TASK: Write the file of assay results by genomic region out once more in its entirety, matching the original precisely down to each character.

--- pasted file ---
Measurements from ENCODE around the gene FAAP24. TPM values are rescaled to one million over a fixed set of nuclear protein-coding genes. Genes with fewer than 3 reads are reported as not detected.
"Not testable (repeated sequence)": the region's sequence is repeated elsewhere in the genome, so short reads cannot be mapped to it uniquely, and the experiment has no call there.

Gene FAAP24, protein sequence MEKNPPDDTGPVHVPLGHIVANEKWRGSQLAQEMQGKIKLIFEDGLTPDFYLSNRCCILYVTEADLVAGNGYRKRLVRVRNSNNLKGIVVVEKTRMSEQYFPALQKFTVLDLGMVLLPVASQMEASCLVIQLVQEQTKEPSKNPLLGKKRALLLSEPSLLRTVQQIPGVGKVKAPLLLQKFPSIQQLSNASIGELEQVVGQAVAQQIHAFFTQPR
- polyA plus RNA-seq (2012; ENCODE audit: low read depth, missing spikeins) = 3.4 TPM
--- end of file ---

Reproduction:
Measurements from ENCODE around the gene FAAP24. TPM values are rescaled to one million over a fixed set of nuclear protein-coding genes. Genes with fewer than 3 reads are reported as not detected.
"Not testable (repeated sequence)": the region's sequence is repeated elsewhere in the genome, so short reads cannot be mapped to it uniquely, and the experiment has no call there.

Gene FAAP24, protein sequence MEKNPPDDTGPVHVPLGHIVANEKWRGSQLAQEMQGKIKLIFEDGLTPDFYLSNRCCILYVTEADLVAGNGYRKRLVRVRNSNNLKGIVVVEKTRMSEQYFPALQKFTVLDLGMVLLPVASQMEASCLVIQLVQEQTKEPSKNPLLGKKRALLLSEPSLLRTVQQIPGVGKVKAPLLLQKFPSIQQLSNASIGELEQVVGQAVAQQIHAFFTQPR
- polyA plus RNA-seq (2012; ENCODE audit: low read depth, missing spikeins) = 3.4 TPM